this 19' Transalt based hull catboat looks like it might be close to my

Discussion in 'Boat Design' started by Squidly-Diddly, Sep 9, 2012.

  1. Squidly-Diddly
    Joined: Sep 2007
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    Squidly-Diddly Senior Member

    idea for hybrid high performance sailing dingy and speed boat.

    I didn't notice any rave reviews by the builder of how good it sails, maybe I'll try to get in touch and ask.

    But how would a hull like this do with 25hp or more outboard, with either heavy or light load and in smooth or not so smooth water?

    Sorry about the big cut&paste.

    The boat is said to be 19' long by 7' wide at the stern and "arrowhead shaped".

    For my part, I'm trying to come up with a "universal sport and work boat", able to either sail fast for fun and economy or motor at low planing speeds with an outboard.

    My original thread on the subject.......

    Here is the original link from WoodenBoat about various non-pro designed and built boats....

    1. [​IMG]

      It's much easier cutting and pasting ply than pixels. I might have the hang of it.
      Intent was an easy sailing lightweight sailboat. Trailer behind a Prius. Minimal boom intrusion. So the arrowhead shape of the mini Transats was used. That
      provided the extreme (7') beam at the stern. Thus no centerboard weight is needed, it's all human ballast. The catboat rig provides enough square feet--104
      square feet on the main--and the boom stays well forward'. Haiku is 19 feet long, with the trailer and all gear aboard she weighs 420 lbs. ​

      [​IMG] Reply With Quote

    2. [​IMG] I started with a doorskin model of what I thought I wanted, and scaled the hull bottom panels to two scarrfed lengths of 19' ​
      [​IMG] Two layers of 1/4" okume make up the bottom panel of the hull. Cut to shape and flipped for symmetry a couple times, I slathered the epoxy on both surfaces ​

      [​IMG] The trailer is blocked in at least eight places, there's a center cut at the bow of the bottom panels to provide some greater rise at the bow. Overall I got about 4" of rocker and about 3" of bend at the stern. Drywall screws minimized voids where there were no posts pinning the panels down. When I cut out the centerboard slot both panels were joined. As for the rest, we'll never know ​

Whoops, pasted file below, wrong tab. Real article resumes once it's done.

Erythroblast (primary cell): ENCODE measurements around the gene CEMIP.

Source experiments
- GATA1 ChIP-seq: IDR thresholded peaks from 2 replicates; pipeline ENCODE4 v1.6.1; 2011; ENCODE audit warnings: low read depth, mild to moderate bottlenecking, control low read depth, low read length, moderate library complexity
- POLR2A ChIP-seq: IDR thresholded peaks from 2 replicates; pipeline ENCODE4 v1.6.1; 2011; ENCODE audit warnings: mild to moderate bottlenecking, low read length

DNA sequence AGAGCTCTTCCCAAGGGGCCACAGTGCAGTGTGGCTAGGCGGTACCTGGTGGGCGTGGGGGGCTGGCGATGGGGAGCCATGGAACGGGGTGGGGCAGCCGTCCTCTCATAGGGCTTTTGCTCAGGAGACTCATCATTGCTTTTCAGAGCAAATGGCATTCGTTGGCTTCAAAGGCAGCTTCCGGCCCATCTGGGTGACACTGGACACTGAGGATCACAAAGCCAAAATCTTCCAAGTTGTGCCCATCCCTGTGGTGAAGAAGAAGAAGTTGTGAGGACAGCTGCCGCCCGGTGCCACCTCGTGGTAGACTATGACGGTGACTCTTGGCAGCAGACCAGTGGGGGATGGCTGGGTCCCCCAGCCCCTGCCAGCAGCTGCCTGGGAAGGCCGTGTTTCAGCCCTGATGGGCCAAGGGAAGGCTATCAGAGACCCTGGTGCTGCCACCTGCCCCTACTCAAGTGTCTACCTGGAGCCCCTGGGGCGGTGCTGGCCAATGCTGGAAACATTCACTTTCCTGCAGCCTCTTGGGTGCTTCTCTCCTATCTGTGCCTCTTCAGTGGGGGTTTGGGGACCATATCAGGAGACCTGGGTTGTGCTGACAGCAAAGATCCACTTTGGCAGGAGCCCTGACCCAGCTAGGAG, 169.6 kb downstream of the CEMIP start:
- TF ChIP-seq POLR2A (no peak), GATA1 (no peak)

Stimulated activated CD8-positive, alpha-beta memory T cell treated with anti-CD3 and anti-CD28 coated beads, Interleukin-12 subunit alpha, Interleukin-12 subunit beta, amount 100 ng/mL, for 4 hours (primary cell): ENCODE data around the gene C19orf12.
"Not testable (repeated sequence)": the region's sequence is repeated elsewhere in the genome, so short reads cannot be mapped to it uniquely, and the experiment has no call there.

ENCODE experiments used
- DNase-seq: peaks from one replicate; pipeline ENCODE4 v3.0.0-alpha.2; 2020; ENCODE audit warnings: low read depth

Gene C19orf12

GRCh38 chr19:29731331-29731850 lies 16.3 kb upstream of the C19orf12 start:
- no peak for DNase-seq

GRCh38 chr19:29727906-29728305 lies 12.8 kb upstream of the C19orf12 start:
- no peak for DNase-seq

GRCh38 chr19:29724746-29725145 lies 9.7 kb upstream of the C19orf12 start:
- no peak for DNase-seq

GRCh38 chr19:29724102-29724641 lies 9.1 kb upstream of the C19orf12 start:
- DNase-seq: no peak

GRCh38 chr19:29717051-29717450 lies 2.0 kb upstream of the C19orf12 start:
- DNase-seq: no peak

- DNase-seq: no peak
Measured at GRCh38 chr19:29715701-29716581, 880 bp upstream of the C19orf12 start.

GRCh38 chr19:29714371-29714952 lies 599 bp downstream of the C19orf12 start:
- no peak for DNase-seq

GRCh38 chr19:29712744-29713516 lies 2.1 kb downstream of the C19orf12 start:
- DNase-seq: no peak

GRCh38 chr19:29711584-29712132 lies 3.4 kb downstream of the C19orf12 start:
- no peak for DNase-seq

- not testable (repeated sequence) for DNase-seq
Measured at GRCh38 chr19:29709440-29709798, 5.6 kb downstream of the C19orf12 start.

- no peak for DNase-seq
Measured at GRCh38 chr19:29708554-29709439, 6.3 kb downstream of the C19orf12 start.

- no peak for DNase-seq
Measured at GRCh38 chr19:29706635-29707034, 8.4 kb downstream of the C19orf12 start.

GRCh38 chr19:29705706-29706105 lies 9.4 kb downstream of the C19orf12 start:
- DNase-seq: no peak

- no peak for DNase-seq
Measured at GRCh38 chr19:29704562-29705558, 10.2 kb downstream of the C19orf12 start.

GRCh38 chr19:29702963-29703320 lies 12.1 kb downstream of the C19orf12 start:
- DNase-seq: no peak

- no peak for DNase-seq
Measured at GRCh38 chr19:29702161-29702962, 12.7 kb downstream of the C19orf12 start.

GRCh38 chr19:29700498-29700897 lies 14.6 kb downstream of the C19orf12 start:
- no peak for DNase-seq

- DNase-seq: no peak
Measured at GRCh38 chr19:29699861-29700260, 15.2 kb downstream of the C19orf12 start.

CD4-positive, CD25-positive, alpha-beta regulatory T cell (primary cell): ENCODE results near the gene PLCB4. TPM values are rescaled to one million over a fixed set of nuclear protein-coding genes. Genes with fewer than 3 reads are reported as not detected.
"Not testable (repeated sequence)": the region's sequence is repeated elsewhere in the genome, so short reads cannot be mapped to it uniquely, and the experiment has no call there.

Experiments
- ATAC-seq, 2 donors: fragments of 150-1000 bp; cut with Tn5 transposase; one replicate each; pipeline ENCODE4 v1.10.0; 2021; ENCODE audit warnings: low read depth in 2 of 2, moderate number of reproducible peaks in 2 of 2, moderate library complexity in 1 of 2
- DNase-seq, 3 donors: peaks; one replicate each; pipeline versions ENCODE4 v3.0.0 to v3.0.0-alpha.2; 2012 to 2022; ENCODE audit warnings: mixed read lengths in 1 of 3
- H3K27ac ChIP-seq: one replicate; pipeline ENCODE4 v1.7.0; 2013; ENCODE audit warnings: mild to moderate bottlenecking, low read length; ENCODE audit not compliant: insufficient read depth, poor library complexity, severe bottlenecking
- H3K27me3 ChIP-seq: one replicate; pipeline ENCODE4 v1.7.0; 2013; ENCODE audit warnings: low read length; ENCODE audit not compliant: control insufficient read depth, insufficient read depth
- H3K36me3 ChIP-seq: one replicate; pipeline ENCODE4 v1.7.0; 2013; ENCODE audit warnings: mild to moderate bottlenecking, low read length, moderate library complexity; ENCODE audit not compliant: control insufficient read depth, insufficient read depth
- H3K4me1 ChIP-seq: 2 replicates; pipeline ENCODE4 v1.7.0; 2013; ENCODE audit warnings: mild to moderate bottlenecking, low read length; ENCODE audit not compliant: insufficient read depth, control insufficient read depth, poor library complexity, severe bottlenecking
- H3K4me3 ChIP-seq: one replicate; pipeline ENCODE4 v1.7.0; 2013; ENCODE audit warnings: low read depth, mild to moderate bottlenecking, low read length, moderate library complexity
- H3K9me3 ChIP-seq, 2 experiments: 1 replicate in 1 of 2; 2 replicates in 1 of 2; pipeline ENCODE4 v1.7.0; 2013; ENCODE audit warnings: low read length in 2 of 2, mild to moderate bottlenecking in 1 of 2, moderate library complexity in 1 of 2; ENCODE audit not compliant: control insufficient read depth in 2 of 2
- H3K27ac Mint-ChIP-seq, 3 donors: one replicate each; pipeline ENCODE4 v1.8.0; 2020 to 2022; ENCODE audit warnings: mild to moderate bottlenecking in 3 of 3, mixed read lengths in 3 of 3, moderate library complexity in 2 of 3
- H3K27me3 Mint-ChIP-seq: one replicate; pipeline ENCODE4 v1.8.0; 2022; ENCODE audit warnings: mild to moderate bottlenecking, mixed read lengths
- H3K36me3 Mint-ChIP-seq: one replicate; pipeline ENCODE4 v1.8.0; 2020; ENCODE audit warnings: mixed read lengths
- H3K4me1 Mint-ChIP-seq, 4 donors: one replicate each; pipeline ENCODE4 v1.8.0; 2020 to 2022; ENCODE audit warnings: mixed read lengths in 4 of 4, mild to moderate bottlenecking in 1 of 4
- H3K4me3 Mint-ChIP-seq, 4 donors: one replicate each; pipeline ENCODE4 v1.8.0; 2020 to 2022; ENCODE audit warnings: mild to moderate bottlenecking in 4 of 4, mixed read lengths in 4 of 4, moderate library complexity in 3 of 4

[​IMG] If you recall the scale model, it suffered gaposis. More careful measurment of battens placed where my eye said was right helped to produce the angled bottom panels. Scaling only goes so far, and I prefer to work with the reality of the full size. Working with 1/4 okoume is done readily by one person, and temporary braces to hold things in place lets you eyeball and contemplate.... Yes, other than the model I had no plans. I DID have the finished shape in mind.

    3. [​IMG] And so more panels went into place, and removed to sand edges, etc, or to scribe the three dimension edge of a bottom to an angle to a side panel... The stitch and glue construction got three bands of glass on the outside, but I chose shaped cedar clamps bedded in thickened epoxy on the inside. ​

      [​IMG] Paint for the bottom, and that's when I cut the centerboard trunk opening. Pics don't show the three mast positions I was ready to use to get the right weather helm. Easier to move the mast.... It turns out the eyeball engineering was OK and I have mild weather helm at the favored foremost mast position ​

      [​IMG] The green motif started with Ikea shelf brackets that support the upper pin of the rudder. We're fortunate to have the best used sailing supply store on the entire east coast, Sailors Exchange, here in StAugstine. The formed cherry seat perimeters came from there, and that's how I have quarter stern seats and half round midships seats. It was around in here, putting in the coaming deck, that I lost a sweet sheer and came up with the prosaic one. Until the decking went on, I thought all was pretty yar. ​

      [​IMG] I'm a sucker for the dreadnought bow. Yes there's some bondo and glass in there. In some of the fotos you might see a hollowed bow I was able to torture from that large area of side panel. ​

      [​IMG] There are small compartment in the box member that creates the decking and the coaming. I need to enlarge those and probably use plexiglass so I can see where all the oddsnends are. I carry spare bearings for the Suzuki motorcycle wheels, well greased, and the rod to change them out. The chainplates are super strength line that is knotted off underneath the sheerclamp. The mast thwart is substantial SYPine, and the mast shrouds tug down on a mast collar at deck level, so I'm not trying to push the base of the mast through the bottom. The mast step locates the base of the mast forenaft and side to side, but bears no weight. ​